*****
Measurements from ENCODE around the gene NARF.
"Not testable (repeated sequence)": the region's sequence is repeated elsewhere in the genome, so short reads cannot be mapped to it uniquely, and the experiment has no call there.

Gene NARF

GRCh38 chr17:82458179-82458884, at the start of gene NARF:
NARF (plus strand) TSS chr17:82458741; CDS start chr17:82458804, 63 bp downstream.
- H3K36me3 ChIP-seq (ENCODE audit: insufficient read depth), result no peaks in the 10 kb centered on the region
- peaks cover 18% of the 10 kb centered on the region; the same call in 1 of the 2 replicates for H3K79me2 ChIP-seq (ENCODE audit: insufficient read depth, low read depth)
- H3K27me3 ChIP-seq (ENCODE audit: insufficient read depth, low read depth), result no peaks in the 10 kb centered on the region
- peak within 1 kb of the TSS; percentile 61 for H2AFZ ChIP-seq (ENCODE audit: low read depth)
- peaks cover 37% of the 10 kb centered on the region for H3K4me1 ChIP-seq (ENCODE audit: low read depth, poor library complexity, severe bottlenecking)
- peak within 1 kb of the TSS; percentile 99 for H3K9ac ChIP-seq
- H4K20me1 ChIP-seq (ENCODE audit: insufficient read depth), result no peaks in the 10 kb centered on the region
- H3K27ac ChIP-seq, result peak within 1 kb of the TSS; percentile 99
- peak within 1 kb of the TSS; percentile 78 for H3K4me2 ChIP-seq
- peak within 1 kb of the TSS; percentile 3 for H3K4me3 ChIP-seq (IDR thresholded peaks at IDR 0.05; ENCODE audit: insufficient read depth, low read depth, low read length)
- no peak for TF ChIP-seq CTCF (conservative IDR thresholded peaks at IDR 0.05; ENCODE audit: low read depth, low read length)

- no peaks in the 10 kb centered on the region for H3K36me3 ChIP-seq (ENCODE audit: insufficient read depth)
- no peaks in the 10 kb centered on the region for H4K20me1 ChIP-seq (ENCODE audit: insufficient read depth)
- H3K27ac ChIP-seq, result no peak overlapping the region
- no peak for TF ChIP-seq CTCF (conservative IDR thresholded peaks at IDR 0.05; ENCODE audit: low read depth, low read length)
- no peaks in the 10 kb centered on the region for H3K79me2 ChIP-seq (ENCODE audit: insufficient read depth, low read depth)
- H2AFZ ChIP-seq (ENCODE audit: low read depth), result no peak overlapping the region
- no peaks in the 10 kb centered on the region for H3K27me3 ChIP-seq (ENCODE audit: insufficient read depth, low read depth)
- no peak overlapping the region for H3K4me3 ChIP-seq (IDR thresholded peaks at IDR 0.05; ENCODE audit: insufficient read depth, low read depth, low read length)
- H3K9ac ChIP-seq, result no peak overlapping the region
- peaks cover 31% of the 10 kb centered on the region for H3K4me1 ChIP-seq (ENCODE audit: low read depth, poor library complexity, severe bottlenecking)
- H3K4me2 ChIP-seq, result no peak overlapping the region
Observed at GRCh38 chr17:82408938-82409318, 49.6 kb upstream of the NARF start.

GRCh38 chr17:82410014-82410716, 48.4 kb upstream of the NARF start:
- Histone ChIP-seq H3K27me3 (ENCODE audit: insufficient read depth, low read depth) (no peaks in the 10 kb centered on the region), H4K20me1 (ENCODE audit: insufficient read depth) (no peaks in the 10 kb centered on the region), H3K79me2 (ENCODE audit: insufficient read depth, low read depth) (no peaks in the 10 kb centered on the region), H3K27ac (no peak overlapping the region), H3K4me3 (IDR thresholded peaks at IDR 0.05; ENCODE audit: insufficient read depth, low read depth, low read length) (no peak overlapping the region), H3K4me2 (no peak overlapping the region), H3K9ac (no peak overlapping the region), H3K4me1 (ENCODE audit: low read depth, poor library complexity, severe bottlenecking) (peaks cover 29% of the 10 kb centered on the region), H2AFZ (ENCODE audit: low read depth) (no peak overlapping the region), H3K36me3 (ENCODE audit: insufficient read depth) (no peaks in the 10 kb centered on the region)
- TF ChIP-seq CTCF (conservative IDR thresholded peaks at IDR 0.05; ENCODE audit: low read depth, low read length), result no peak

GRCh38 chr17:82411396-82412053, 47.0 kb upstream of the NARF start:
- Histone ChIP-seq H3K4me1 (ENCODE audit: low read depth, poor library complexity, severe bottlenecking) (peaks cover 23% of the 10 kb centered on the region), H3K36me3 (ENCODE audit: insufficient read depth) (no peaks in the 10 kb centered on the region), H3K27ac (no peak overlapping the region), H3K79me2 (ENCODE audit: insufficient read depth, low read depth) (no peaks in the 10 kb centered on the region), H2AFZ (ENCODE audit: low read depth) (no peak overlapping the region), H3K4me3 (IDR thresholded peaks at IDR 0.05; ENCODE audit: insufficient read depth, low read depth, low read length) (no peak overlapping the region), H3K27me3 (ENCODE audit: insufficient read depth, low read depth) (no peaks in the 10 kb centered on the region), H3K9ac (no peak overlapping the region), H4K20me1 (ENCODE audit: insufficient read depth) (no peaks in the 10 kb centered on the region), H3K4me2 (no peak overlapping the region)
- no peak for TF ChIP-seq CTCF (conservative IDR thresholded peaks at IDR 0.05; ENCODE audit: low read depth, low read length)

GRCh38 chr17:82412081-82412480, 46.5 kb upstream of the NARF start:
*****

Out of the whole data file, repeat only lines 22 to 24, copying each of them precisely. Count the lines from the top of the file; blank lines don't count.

- H2AFZ ChIP-seq (ENCODE audit: low read depth), result no peak overlapping the region
- no peaks in the 10 kb centered on the region for H3K27me3 ChIP-seq (ENCODE audit: insufficient read depth, low read depth)
- no peak overlapping the region for H3K4me3 ChIP-seq (IDR thresholded peaks at IDR 0.05; ENCODE audit: insufficient read depth, low read depth, low read length)